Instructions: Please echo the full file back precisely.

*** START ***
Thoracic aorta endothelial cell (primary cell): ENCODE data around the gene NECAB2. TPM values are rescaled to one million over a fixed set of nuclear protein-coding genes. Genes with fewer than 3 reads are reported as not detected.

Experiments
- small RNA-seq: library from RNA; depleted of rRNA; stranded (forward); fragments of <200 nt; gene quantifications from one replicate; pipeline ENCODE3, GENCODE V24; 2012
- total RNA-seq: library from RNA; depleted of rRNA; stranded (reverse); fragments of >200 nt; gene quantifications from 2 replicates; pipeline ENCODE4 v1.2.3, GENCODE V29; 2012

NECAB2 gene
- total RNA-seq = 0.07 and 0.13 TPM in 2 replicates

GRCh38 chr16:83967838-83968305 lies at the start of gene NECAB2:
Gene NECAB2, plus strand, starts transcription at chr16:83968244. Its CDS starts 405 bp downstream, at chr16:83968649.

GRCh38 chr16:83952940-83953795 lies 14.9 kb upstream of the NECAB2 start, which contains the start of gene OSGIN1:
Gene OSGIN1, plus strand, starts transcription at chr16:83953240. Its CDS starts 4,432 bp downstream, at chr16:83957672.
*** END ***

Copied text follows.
Thoracic aorta endothelial cell (primary cell): ENCODE data around the gene NECAB2. TPM values are rescaled to one million over a fixed set of nuclear protein-coding genes. Genes with fewer than 3 reads are reported as not detected.

Experiments
- small RNA-seq: library from RNA; depleted of rRNA; stranded (forward); fragments of <200 nt; gene quantifications from one replicate; pipeline ENCODE3, GENCODE V24; 2012
- total RNA-seq: library from RNA; depleted of rRNA; stranded (reverse); fragments of >200 nt; gene quantifications from 2 replicates; pipeline ENCODE4 v1.2.3, GENCODE V29; 2012

NECAB2 gene
- total RNA-seq = 0.07 and 0.13 TPM in 2 replicates

GRCh38 chr16:83967838-83968305 lies at the start of gene NECAB2:
Gene NECAB2, plus strand, starts transcription at chr16:83968244. Its CDS starts 405 bp downstream, at chr16:83968649.

GRCh38 chr16:83952940-83953795 lies 14.9 kb upstream of the NECAB2 start, which contains the start of gene OSGIN1:
Gene OSGIN1, plus strand, starts transcription at chr16:83953240. Its CDS starts 4,432 bp downstream, at chr16:83957672.